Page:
S P R I N G B R E A K ! ! ! !
Are there two better words at this time of year? For many, spring break can mean going somewhere warm and getting a tan for the final weeks of school. But for others, the lure of the slopes for the last time of the season is strong. A day of exercise, sun, and thrills is a powerful pull.
For some, a day on the slopes can lead to arch pain. This problem particularly affects those with flat feet. This pain should not be dismissed. It is a searing pain that can cut a much-desired day of skiing short. What should you do to avoid having this ruin your day?
Let’s start with your boots and bindings. It is imperative that your boots are fitted correctly by a professional. Ill-fitting boots can cause a multitude of problems for you. If the boots rub against your skin, they can cause bruising. Boots that move too much can cause damage to your toe nails and can lead to fractures of the toes, ankle, or shins. Your foot needs to be stable in the boot – it needs to be centered in the boot and supported. Your bindings should match your ability, your height, your weight, and the terrain. Please, oh, please tell the professional helping you the truth. This is not the time to try and impress anyone. If you have barely ever skied in your life, don’t act like you have. It will affect your day.
So, you have the best boots and binding for you. But there is still some pain. This is where you need to realize that there are muscles in your feet that need strengthening. These are the intrinsic muscles. (If you want an in-depth view of the intrinsic muscles, please see Intrinsic Muscles of the Foot) There are 10 intrinsic muscles located in the sole of the foot. These muscles work together to stabilize the arch of the foot and they work separately to control the movement of the toes. A study showed that the intrinsic muscles in people with flat feet tend to have smaller intrinsic muscles then those with normal arches. It is suggested that you see your friendly local podiatrist at least a month or two before your ski trip to get exercises that will help strengthen these muscles for your skiing trip.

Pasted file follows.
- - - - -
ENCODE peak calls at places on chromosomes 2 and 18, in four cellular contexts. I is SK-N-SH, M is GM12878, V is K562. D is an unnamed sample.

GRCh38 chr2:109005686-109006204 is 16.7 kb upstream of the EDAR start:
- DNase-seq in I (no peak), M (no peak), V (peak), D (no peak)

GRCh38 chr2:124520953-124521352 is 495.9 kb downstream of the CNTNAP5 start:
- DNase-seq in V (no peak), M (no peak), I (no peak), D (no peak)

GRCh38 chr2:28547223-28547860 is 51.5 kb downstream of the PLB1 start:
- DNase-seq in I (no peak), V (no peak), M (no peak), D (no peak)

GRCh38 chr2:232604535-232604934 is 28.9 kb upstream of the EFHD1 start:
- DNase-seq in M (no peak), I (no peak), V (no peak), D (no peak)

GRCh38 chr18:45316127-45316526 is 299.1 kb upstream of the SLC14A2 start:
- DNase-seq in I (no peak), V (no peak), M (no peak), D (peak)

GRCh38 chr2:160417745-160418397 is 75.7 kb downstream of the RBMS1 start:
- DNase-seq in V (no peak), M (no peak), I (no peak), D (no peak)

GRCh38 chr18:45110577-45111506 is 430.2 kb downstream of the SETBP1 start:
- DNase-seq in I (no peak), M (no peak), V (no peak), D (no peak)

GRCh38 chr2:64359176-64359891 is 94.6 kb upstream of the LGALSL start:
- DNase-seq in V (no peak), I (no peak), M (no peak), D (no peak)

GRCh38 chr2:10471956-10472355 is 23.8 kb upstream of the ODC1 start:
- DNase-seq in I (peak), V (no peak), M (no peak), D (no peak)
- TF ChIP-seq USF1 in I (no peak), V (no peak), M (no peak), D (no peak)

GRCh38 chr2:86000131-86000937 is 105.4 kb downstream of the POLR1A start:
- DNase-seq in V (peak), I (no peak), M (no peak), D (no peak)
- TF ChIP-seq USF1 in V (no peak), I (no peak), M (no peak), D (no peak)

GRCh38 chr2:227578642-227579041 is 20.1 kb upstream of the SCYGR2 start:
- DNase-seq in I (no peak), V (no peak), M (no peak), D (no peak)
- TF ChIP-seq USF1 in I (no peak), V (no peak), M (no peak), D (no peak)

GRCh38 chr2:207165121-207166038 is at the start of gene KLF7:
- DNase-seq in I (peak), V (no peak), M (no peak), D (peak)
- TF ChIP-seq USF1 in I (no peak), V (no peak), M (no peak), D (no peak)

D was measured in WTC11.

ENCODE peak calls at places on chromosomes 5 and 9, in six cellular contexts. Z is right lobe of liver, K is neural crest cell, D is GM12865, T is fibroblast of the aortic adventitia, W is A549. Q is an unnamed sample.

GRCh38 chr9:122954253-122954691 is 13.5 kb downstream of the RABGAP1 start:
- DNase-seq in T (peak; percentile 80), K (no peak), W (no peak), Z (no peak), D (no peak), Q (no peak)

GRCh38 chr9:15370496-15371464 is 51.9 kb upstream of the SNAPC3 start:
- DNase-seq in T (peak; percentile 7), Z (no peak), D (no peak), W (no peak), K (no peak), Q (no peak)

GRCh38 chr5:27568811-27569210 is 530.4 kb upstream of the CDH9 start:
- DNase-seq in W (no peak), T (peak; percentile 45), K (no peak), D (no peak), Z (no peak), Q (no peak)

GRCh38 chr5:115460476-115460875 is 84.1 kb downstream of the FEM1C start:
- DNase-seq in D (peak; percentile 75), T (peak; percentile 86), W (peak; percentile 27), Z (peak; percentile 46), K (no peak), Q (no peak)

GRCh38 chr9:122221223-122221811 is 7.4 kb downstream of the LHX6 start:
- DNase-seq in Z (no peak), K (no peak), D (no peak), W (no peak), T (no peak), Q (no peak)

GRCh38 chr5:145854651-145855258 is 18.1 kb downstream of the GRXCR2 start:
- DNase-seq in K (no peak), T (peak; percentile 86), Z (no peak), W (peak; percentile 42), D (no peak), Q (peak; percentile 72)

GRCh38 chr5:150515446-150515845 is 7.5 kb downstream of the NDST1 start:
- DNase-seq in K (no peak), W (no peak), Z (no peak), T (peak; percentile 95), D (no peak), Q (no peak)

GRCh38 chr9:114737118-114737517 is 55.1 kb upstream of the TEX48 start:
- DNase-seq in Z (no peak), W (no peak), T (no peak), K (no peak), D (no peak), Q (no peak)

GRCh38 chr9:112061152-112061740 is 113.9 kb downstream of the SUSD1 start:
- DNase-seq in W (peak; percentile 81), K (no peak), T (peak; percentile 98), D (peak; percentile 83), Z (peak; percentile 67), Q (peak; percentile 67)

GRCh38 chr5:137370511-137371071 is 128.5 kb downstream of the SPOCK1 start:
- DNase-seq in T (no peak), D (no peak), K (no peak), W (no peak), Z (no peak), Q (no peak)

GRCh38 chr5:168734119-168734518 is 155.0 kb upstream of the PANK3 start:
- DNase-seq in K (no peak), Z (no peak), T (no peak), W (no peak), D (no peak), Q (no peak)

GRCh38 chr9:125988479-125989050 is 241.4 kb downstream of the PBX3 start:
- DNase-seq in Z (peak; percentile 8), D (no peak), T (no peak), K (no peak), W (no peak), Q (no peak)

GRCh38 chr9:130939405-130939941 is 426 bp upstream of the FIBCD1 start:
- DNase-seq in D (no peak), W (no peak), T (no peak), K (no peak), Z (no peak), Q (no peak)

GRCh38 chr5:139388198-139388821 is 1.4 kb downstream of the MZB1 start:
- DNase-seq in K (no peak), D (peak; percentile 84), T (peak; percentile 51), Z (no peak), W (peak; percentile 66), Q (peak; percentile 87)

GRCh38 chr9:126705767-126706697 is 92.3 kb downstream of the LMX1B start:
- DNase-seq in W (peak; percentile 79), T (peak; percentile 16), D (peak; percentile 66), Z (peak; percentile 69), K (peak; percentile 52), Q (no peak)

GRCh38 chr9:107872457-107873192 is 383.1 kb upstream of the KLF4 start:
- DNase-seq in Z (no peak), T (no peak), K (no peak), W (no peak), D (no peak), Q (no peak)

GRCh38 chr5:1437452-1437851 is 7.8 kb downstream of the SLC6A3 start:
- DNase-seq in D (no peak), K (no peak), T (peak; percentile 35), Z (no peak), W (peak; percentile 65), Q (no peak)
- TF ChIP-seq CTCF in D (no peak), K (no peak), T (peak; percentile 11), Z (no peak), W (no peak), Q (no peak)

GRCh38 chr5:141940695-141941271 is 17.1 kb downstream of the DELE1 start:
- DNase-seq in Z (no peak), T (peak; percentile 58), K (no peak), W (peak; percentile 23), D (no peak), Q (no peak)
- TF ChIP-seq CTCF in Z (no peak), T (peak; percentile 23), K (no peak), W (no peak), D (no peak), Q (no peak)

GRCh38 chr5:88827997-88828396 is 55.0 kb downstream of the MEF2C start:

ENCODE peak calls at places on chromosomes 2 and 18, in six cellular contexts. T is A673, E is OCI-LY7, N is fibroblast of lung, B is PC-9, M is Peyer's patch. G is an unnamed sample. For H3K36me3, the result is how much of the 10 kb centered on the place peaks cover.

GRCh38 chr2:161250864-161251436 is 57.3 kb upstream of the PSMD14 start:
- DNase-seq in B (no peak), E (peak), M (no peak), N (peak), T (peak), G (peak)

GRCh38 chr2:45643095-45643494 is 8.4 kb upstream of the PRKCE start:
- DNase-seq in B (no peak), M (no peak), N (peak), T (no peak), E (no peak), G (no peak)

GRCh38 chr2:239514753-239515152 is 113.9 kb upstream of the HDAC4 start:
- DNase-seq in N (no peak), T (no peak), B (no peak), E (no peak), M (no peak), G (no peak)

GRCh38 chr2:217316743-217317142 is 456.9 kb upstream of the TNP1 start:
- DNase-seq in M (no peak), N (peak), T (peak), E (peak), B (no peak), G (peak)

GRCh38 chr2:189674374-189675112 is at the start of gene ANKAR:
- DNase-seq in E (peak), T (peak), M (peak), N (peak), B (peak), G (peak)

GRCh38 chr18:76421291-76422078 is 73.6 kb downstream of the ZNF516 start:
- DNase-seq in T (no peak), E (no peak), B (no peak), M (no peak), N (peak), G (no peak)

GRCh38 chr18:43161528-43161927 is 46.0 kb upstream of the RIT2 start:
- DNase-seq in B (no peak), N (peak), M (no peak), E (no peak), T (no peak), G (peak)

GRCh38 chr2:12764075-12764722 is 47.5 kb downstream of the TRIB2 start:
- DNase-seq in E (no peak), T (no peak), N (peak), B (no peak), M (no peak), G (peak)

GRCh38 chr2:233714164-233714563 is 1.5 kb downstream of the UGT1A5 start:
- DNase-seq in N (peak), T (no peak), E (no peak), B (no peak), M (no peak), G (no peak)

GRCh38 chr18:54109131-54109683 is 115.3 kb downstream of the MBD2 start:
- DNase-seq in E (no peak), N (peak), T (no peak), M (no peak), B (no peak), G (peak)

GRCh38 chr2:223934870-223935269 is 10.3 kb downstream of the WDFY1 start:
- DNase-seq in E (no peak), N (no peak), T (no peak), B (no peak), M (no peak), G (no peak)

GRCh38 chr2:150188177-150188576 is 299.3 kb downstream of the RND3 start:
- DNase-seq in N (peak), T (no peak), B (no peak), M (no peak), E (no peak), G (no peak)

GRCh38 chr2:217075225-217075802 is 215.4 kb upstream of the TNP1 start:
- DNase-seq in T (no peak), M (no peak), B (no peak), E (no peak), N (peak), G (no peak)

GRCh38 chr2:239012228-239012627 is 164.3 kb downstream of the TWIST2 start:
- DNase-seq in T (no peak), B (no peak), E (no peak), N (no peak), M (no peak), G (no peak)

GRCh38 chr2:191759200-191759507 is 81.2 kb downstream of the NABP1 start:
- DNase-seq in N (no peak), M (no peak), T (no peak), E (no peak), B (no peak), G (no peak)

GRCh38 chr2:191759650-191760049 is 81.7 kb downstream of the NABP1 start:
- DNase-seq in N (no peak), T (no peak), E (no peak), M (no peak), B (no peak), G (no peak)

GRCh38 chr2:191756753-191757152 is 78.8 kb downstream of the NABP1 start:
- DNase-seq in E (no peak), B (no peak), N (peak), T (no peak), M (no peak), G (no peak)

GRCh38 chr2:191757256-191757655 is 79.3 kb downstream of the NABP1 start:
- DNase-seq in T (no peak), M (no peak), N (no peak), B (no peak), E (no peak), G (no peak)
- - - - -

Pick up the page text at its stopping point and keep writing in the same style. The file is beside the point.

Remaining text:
The last element in getting your feet ready for skiing will be to also get a good pair of orthotics made for your foot. Flat feet are relatively unstable. The orthotics that you need will give you the support that you need. Regular ski boot supports are great if your feet aren’t flat but if they are, you need to go see your friendly local podiatrist and get some orthotics that fit extremely tight to your arch so that your foot bed is controlled. As with the exercises, you will need to get to your friendly local podiatrist 6-8 weeks prior to your ski trip. The orthotics are custom made and you need to get used to them before you try and ski with them all day.
Have a great spring break!